Wednesday, January 19, 2022

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Groups representing young people in Montana hope to stop a slate of election laws from going into effect before a June primary; Texas falls short on steps to prevent the next winter power outage.

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Democrats get voting rights legislation to Senate floor; Sec. of State Antony Blinken heads to Ukraine; a federal appeals court passes along a challenge to Texas' abortion ban.

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Networking: Key to Keeping Maine a Quality Place?

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Monday, May 6, 2013   

ELLSWORTH, Maine - Saving fish populations described as "at rock bottom;" helping kids learn how to grow vegetables in three-foot by five-foot gardens; and turning a vacant lot in the town of Biddeford into a public park and gathering place: just some of the wide-ranging work to come out of the Quality of Place Initiative. The idea of the collective action that unfolded over a three-year period was to coordinate the efforts of 16 very diverse groups and fund them to the tune of $1.5 million.

According to Jo D. Saffeir, coordinator at the Environmental Funders Network, these are groups that have proven records.

"If you drill down into the work of all of the different non-profits funded, there's no doubt that they made significant accomplishments in their own particular field," she stated.

The goal of the unique funding effort was to improve not only Maine's renowned landscapes and recreational attractions, but also its forests, farms and waterfronts, and its historic downtowns. So it's not entirely a "green" initiative, but more broadly, a "quality" one.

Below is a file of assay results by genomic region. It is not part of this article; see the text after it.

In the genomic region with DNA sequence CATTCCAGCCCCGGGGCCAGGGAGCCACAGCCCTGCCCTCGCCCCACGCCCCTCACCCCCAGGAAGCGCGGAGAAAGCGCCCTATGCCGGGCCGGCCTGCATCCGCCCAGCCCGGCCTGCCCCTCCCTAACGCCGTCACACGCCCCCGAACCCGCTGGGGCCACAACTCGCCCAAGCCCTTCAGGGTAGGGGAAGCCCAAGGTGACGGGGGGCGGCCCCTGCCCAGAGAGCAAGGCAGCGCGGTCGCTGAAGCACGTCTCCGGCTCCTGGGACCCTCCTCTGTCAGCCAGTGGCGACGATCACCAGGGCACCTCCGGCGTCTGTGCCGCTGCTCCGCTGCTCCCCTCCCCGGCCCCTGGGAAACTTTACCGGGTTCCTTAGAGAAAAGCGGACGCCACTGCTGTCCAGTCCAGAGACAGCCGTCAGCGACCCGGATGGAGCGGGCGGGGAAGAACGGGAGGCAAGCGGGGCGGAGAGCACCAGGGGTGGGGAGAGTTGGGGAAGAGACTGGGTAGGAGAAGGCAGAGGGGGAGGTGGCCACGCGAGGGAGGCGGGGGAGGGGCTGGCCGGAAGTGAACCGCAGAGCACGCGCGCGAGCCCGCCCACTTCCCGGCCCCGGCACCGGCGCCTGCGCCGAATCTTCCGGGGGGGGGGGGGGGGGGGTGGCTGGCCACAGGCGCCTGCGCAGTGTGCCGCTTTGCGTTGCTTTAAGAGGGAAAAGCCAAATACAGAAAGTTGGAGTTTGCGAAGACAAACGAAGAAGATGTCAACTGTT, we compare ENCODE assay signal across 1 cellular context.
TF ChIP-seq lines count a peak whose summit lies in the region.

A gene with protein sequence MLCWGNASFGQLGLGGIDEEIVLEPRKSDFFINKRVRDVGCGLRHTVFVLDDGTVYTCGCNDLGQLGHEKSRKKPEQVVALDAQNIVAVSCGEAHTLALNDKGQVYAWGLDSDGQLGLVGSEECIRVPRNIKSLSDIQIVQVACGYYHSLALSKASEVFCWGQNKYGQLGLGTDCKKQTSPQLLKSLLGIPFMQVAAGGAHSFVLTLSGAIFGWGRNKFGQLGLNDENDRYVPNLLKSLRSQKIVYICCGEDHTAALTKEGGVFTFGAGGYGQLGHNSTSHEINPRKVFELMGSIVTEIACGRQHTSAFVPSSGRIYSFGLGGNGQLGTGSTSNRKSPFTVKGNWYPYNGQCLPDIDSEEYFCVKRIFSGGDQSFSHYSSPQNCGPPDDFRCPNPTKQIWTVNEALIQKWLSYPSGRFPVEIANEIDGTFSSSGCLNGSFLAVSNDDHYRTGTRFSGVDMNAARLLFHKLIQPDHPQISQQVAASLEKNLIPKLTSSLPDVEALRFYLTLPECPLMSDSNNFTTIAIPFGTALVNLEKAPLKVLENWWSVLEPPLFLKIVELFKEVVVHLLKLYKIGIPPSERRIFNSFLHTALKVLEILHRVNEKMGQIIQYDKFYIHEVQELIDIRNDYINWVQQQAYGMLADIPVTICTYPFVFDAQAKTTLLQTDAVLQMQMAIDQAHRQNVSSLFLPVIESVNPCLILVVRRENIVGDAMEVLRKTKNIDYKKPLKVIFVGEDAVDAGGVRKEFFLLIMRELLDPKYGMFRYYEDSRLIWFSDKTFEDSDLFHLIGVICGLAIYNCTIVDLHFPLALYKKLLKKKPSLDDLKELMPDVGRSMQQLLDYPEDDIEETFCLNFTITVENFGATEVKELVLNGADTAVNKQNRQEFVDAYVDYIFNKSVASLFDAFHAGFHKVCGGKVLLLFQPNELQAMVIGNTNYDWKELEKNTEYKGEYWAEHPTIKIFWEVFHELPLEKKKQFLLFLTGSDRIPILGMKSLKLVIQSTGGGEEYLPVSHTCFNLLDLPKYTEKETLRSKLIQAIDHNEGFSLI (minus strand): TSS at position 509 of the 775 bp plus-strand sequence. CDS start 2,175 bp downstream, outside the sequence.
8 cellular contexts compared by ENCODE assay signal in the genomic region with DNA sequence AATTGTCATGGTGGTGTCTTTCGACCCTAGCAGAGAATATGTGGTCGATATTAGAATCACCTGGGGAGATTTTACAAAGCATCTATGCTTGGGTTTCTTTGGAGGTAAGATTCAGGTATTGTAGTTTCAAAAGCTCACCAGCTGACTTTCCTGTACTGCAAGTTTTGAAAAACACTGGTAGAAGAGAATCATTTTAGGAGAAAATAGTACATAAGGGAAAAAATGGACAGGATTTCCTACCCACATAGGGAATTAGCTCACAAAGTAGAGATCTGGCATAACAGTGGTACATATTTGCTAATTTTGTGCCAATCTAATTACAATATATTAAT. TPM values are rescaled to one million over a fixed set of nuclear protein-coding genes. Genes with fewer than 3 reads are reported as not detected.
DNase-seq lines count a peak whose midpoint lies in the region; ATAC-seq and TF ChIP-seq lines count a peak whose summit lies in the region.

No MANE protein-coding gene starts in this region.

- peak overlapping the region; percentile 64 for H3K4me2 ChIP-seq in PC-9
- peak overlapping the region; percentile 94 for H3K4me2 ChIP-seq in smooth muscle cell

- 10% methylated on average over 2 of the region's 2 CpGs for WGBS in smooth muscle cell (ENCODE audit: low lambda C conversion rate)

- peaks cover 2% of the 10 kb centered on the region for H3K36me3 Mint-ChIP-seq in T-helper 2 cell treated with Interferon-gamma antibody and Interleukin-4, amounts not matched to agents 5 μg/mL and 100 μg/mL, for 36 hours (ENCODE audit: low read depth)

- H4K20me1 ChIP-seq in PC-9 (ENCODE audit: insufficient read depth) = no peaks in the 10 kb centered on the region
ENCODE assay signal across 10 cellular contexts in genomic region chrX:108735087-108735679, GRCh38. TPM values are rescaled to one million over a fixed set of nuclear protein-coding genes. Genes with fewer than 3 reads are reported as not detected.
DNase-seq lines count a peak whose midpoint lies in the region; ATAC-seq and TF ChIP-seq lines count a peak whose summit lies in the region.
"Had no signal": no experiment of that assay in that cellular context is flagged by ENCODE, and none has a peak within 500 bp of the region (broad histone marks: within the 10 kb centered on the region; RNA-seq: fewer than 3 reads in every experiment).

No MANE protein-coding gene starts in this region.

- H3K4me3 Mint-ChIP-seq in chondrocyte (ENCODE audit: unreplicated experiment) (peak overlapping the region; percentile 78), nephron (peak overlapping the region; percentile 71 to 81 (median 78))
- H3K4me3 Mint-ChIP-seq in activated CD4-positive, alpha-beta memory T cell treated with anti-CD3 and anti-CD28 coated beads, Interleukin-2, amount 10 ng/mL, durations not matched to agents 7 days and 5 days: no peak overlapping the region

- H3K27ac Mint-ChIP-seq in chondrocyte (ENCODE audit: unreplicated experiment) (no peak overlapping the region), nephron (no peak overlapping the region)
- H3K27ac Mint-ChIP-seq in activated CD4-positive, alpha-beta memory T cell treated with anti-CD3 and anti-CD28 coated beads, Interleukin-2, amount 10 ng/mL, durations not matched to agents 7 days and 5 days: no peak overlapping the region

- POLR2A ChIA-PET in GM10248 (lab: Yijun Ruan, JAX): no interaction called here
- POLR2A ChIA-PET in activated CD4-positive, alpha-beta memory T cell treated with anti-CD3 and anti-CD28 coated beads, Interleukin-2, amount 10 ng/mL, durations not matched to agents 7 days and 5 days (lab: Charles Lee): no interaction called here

To test the idea that pooling resources can lead to greater impact, the Maine Philanthropy Center and the Maine Community Foundation assembled the Environmental Funders Network. Jo D. Saffeir explained what's meant by "quality of place."

"All the qualities that make Maine unique and attractive for people to live" go into that, she declared. "So, it's making sure that Maine's natural environment is protected, but also its historic downtowns."

Saffeir said that what stands out is the diversity of the groups that were grantees in the Quality of Place Initiative.

"When looked at individually, they seem like they're working on very different things," she remarked. "When taken together, you see that all of them have an impact on what makes Maine unique."

The initiative concluded - among other things - that "a collective vision is ultimately more powerful than that of any one organization or funder," and pointed out, "In an era of finite resources, no one has the luxury of going it alone."





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